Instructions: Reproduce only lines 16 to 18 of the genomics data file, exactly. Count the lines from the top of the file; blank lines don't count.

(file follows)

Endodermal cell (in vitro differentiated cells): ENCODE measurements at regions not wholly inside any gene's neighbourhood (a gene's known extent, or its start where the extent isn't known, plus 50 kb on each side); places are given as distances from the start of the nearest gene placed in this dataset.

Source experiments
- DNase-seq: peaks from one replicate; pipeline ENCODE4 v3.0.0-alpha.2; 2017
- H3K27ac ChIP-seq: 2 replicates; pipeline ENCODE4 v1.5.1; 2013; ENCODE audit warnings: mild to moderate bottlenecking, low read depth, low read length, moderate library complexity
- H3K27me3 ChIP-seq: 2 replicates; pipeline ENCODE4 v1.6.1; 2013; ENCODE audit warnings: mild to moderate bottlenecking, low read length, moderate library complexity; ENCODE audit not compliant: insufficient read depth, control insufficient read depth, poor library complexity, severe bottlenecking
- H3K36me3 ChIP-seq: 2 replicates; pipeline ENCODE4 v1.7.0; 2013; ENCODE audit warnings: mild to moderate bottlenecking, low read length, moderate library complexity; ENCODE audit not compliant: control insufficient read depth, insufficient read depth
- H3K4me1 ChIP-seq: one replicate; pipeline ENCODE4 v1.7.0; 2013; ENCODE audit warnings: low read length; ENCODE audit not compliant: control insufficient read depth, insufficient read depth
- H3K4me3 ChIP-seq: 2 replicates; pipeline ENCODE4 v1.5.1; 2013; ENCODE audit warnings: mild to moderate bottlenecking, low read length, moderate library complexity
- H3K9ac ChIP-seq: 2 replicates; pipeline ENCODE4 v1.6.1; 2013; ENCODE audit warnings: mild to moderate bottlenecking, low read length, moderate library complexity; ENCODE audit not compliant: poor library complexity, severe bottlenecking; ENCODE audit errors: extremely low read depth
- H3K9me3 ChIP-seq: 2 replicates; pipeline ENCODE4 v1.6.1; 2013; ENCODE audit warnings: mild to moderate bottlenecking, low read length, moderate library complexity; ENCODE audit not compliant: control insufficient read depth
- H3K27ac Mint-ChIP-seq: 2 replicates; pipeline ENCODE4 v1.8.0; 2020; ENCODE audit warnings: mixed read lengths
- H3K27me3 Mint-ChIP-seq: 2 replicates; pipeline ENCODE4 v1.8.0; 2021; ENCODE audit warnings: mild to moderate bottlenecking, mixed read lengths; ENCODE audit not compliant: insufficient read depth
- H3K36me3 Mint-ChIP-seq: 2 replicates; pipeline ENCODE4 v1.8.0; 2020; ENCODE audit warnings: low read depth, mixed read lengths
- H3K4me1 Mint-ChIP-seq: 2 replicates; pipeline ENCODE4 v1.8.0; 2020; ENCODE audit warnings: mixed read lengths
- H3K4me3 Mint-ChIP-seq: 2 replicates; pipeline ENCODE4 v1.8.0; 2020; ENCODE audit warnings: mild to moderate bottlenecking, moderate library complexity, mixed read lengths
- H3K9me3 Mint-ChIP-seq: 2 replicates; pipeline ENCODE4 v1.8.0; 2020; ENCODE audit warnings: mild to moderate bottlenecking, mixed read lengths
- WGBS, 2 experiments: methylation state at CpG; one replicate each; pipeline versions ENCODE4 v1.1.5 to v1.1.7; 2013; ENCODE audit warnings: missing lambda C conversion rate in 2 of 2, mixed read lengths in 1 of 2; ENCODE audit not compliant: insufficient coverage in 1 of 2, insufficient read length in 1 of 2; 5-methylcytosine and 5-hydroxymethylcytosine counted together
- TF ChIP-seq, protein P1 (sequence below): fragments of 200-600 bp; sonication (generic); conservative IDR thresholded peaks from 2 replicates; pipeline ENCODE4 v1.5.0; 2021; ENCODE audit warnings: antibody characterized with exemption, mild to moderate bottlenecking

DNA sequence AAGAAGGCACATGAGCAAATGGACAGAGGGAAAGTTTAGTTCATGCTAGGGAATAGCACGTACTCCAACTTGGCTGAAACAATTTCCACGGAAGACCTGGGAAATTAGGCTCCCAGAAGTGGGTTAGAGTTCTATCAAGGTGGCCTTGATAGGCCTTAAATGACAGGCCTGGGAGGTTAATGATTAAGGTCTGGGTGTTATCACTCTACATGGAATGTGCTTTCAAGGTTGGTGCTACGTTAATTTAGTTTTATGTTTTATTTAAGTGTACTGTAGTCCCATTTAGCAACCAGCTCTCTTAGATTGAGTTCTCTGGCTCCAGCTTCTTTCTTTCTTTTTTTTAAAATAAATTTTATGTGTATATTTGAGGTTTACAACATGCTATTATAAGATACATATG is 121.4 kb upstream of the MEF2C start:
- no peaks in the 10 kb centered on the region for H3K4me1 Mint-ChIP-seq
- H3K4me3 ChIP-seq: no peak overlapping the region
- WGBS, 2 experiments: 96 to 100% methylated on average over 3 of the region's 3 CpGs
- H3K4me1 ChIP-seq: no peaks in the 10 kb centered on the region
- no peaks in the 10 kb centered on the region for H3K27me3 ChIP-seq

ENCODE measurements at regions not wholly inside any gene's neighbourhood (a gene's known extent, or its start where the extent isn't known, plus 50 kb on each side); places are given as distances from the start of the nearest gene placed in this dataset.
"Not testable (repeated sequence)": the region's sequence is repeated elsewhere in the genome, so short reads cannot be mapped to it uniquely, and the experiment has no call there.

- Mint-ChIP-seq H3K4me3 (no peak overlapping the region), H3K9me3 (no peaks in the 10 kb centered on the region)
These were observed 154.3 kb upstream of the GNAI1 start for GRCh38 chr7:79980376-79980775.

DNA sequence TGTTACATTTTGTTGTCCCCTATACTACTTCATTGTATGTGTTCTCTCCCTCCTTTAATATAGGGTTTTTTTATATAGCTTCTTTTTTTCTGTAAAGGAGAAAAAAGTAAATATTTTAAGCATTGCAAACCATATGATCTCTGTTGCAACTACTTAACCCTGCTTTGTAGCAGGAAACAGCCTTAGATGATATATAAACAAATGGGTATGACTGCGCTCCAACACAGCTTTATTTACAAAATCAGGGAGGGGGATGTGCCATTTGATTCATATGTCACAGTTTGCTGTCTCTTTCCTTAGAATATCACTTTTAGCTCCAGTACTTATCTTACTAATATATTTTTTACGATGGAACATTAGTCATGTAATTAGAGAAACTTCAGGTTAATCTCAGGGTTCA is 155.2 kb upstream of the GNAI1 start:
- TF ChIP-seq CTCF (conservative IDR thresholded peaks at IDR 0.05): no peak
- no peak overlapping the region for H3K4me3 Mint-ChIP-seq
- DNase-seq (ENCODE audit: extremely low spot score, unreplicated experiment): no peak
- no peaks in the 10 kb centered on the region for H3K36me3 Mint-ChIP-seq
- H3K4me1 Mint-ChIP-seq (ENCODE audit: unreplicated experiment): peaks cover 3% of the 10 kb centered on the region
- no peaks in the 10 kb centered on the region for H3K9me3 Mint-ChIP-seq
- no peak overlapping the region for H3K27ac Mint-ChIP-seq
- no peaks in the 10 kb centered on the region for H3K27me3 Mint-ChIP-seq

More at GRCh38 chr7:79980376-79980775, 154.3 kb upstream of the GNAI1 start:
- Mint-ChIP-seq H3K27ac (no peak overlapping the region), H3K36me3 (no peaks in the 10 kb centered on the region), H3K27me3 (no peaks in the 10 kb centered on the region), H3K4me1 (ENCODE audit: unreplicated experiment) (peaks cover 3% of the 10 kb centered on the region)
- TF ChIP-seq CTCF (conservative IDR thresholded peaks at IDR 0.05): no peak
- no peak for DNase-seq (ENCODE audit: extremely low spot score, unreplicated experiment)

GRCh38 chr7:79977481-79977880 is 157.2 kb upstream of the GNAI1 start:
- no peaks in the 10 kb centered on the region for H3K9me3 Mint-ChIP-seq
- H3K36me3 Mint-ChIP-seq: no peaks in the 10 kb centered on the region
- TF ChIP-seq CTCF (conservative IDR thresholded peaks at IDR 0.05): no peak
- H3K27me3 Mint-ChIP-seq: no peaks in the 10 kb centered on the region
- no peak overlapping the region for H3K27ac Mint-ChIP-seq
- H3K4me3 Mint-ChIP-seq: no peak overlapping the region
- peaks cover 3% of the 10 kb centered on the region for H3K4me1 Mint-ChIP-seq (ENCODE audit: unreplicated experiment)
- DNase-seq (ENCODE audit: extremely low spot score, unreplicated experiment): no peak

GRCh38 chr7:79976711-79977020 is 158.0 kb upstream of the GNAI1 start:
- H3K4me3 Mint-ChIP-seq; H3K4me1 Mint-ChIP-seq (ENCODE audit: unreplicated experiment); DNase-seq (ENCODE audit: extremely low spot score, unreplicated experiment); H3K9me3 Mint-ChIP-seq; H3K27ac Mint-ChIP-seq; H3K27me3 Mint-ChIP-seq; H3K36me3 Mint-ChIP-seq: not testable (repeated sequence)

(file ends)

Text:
- H3K9me3 Mint-ChIP-seq: 2 replicates; pipeline ENCODE4 v1.8.0; 2020; ENCODE audit warnings: mild to moderate bottlenecking, mixed read lengths
- WGBS, 2 experiments: methylation state at CpG; one replicate each; pipeline versions ENCODE4 v1.1.5 to v1.1.7; 2013; ENCODE audit warnings: missing lambda C conversion rate in 2 of 2, mixed read lengths in 1 of 2; ENCODE audit not compliant: insufficient coverage in 1 of 2, insufficient read length in 1 of 2; 5-methylcytosine and 5-hydroxymethylcytosine counted together
- TF ChIP-seq, protein P1 (sequence below): fragments of 200-600 bp; sonication (generic); conservative IDR thresholded peaks from 2 replicates; pipeline ENCODE4 v1.5.0; 2021; ENCODE audit warnings: antibody characterized with exemption, mild to moderate bottlenecking